Tuesday, November 10, 2015

Beijing’s real reasons behind the summit in Singapore - My Op Ed in the Globe and Mail

Beijing’s real reasons behind the summit in Singapore - The Globe and Mail

"Last weekend’s summit did not go well. Mr. Ma was rebuffed when he asked China to ease restrictions on Taiwan’s participation in global organizations and bodies. When he asked that China reduce its military presence on the coast across from Taiwan, Mr. Xi simply responded absurdly that the massive arsenal is not targeted at Taiwan. Mr. Xi did offer to reconsider the decision to deny Taiwan’s participation in the Asian Infrastructure Investment Bank, but basically Mr. Ma left humiliated, and one wonders what Mr. Xi intended by this meeting.  .  .  .  China’s defiant sovereignty claims over islands in the South China Sea have led to condemnation by its neighbours and the international community at large, but China’s newly aggressive nationalistic military actions in the region make one wonder whether Mr. Xi’s puzzling meeting with Mr. Ma on Saturday is a harbinger of much more assertive moves by the Communists to bring Taiwan under PRC control once and for all."

Friday, October 30, 2015

My Op-Ed in today's Globe and Mail "Goodbye to the Age of China's "Little Emperors"

"Perhaps the greatest benefit of the policy change will be sociological. Under the one-child policy, most children are overindulged by two parents and four grandparents. They have no brothers or sisters, cousins, or uncles and aunts. All the expectations of the generations fall onto their young shoulders, and the pressure to succeed can be crushing and character-distorting. Moreover, these “little emperors” tend to grow up with an exaggerated sense of self-importance and often lack the social sensibilities necessary to a civil society.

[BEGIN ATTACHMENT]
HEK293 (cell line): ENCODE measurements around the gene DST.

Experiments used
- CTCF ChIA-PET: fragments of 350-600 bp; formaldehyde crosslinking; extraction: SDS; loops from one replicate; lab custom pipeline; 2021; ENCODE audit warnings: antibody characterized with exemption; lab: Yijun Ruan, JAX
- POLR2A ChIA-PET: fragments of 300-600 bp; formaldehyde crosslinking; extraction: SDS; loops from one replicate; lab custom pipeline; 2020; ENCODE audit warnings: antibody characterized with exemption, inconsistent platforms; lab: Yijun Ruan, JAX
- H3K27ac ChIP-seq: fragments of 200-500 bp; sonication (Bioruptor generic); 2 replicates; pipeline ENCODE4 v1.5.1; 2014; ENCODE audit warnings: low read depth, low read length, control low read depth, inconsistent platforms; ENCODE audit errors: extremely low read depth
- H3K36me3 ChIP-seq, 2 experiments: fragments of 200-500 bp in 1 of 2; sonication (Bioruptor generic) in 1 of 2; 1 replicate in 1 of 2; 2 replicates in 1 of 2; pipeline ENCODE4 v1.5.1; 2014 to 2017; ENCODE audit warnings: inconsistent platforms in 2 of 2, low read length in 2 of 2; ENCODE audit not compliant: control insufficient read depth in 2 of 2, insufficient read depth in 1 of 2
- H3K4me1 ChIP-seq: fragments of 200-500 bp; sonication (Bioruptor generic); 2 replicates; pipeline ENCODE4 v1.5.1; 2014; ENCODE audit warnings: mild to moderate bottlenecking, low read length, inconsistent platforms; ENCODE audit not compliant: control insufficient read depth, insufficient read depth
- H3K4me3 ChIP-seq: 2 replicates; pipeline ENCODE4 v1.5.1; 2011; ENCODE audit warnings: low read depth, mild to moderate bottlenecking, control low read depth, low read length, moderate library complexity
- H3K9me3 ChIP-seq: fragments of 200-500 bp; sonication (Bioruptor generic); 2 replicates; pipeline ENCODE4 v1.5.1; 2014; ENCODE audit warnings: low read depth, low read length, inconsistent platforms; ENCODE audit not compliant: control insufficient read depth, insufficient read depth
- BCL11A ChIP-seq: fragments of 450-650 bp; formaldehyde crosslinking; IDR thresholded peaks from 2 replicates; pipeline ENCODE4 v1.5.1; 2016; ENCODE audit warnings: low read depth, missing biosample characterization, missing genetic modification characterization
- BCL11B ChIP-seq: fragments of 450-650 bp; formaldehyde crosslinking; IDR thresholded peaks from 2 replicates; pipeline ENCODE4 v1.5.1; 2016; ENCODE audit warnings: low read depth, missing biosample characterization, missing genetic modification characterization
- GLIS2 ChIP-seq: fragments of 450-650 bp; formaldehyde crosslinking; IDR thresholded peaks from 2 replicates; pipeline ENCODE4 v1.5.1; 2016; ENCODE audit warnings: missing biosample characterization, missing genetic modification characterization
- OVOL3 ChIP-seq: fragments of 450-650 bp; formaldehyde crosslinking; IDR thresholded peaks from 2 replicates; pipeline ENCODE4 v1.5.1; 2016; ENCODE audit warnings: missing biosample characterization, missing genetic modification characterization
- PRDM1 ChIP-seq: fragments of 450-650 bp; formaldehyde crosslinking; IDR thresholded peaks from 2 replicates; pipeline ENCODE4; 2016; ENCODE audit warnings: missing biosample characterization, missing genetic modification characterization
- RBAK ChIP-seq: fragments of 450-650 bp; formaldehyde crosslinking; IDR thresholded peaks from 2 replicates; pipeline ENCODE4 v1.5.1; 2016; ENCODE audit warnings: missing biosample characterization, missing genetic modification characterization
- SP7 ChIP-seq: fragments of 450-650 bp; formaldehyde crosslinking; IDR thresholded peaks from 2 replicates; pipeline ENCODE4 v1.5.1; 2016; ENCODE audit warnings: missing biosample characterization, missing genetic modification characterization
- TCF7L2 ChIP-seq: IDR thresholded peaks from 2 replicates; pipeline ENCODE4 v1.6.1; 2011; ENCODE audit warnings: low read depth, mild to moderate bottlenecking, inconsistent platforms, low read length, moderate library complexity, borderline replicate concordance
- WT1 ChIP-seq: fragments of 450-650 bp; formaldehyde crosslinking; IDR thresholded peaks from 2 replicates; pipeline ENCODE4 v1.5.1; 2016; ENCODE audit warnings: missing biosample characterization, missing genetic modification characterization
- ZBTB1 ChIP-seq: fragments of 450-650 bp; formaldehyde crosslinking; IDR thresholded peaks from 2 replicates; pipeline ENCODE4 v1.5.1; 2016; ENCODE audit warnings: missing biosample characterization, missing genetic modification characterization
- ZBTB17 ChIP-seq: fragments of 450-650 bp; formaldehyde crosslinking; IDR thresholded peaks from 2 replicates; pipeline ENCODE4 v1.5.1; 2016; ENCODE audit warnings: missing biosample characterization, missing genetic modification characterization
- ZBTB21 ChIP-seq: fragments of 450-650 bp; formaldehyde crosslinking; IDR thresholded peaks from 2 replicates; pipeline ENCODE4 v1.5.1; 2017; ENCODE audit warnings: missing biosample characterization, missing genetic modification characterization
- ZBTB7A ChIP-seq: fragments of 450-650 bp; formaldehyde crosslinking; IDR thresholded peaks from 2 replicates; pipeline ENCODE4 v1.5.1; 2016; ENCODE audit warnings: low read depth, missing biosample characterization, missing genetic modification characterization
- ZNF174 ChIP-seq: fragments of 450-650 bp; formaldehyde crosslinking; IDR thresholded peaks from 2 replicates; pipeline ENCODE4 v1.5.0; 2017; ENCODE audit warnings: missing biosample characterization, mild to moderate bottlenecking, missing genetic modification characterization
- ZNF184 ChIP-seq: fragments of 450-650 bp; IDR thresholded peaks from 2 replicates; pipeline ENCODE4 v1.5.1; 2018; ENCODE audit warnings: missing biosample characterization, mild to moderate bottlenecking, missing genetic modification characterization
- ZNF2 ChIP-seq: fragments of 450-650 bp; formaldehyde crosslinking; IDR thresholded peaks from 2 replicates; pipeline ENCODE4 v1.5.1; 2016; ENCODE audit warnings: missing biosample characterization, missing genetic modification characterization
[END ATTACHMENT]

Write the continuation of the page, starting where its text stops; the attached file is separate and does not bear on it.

The termination of this policy is a rare piece of good news out of China, and should be welcomed. It’s likely that Chinese couples with only one child will be turning in early tonight."

Thursday, October 29, 2015

Terry Glavin: Welcoming back the Liberal old guard | National Post

Terry Glavin: Welcoming back the Liberal old guard | National Post

I highly recommend this article.

"For the millions of Canadians who voted for Justin Trudeau in the hopes of a break from the past, the appointment of the grizzled mandarin Peter Harder to lead Trudeau’s transition to power doesn’t look like a harbinger of a fresh new start.

For anyone hoping that Ottawa will not fall back into the clutches of the old Liberal establishment that Trudeau was supposed to have overthrown, Harder’s appointment should ring an alarm bell or two. For anyone concerned about effective global action on climate change, or Canada’s approach to the obscenities of human rights abuses in China, those bells should be ringing from the rooftops."

Tuesday, October 27, 2015

Letter to a Friend Who Opposes the Concept of "Canadian Values"

Dear John,

It is good to hear from you again.

I think it would be fair to say that "Canadian values" have implicit within them "universal values." Of course every nation that chooses to become a member of the United Nations is required to acknowledge the Universal Declaration of Human Rights.  Canada has also ratified covenants that elaborate on the UDHR starting with the International Covenant on Civil and Political Rights and the International Covenant on Economic Social and Cultural Rights.  Once ratified, the values underlying these treaties have to be accepted as "Canadian values."  But the Canadian Charter of Rights and Freedoms does have implicit in it certain values which while fully consistent with "universal values" are distinctive to Canada.

We reject any national values that are at cross purposes to universal values.  But Canada supports the idea that nations have values which reflect their own cultural traditions. But universal values always trump national values.

Best regards.


Monday, October 26, 2015

My Op-Ed in Globe Mail: "Relations with China should hinge on more than short-term economic value"

Relations with China should hinge on more than short-term economic value - The Globe and Mail

"Willingness to seriously engage the once-isolated China was a positive hallmark of past Liberal governments, from Pierre Trudeau on, but the dynamics of that relationship have changed considerably since that era. It would be negligent to not appreciate the threat to Canadian sovereignty and interests posed by Beijing’s non-democratic, nationalistic, expansionist Leninist politics.    .    .    . Clearly, “quiet diplomacy” has had no discernible positive impact, but rather functions as tacit consent for egregious Chinese regime behaviour. Canada should have no further part of it. We simply lose the respect of the Chinese regime if we do not speak out honestly and constructively about our concerns over China’s human-rights violations, support for rogue dictators, cyberespionage and underhanded attempts to subvert the decisions of Canadian political leaders to further China’s state interests."